Another difficulty with the appellant's case is to be found in the two covenants which her deed contained. By the covenant of special warranty the appellant undertook to forever warrant and defend the property unto the grantee, his heirs, devisees, personal representatives and assigns, against the claims and demands of the grantor and all persons claiming or to claim by, through or under her (Code, art. 21, sec. 76), and by the covenant of further assurance she undertook and agreed to do whatever might be found necessary to perfectly and absolutely convey the property to the grantee, her heirs, etc., and assigns (Code, art. 21, secs. 81 and 82). The setting aside or reforming of a solemn fee simple deed, containing the two covenants just mentioned, should, in our opinion, require clear and positive allegations of fraud or mistake, particularly where the application of the party claiming to have been misled was not made until fourteen years after the deed was executed, and not until eight years after she admittedly knew of her rights and realized the alleged mistake she made in signing the deed.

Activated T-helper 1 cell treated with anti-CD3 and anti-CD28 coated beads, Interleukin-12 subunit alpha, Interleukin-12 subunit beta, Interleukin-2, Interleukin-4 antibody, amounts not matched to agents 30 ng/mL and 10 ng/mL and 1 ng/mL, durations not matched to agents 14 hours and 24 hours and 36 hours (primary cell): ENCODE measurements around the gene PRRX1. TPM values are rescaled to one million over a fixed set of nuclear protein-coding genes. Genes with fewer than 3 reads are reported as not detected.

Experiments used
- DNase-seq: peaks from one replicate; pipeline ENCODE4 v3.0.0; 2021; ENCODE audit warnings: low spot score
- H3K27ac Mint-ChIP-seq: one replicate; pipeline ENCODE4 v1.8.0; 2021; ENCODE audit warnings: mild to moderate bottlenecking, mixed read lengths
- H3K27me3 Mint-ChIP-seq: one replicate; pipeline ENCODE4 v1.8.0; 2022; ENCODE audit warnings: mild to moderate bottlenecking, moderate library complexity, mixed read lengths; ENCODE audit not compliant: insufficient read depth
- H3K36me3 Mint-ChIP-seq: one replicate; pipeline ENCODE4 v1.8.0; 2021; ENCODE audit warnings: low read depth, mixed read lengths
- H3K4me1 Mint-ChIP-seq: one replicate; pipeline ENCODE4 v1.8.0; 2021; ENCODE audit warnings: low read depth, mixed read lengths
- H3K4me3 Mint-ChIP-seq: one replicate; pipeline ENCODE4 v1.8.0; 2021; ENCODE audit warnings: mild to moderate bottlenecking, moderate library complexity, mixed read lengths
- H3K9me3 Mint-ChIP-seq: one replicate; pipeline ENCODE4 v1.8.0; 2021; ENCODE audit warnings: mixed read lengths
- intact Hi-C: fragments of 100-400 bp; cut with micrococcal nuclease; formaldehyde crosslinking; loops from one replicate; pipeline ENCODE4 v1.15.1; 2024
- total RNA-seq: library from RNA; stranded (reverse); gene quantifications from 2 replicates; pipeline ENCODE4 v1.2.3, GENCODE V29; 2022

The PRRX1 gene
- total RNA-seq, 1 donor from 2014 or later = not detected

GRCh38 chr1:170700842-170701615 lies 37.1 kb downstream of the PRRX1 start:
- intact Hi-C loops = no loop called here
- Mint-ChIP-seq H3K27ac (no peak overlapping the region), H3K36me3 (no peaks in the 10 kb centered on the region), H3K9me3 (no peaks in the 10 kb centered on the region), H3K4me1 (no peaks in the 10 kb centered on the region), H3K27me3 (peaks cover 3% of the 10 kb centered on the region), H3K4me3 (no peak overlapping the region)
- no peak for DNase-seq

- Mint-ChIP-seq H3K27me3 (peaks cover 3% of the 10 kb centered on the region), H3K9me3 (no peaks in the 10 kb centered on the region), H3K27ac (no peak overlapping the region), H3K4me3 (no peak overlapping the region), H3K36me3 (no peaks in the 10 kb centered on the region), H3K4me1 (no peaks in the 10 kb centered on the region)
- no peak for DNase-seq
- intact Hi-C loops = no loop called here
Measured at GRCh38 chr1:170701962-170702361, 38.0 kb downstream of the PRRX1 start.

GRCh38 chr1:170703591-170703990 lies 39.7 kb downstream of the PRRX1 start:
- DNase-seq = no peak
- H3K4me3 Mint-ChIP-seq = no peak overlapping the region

And finally, the allegations of the bill intended to show that Hopkins, the original purchaser, was at that time the agent of the appellee, are meagre and unsatisfactory. It is alleged in several places that he was the agent of the appellee, but other allegations show that he was, at the time of the purchase, the agent of the Laurel Four County Fair, Inc., that he subsequently conveyed the property in dispute to this corporation, and that his grantee, which is alleged to be "the corporate predecessor in interest and title" to the appellee, conveyed it to the appellee, and it is also alleged that the appellee is the "corporate successor" to the Laurel Four County Fair, Inc. There is no allegation that the stockholders of the two corporations were substantially the same people, no allegation that the second company was a reorganization of the first, or that they are the same except for a difference in name. In fact, there are no allegations except those set out above, and we are asked to infer from these that the appellee was not a bona fide purchaser for value, despite Exhibit "F" filed with the bill, which shows that the Laurel Four County Fair, Inc., conveyed several properties, including that in dispute, to the appellee "in consideration of five dollars and other good and valuable consideration." We do not decide that this lack of definiteness on this point would render the bill fatally defective, but when taken in connection with the other difficulties we have found in the appellant's bill it certainly does not strengthen her case.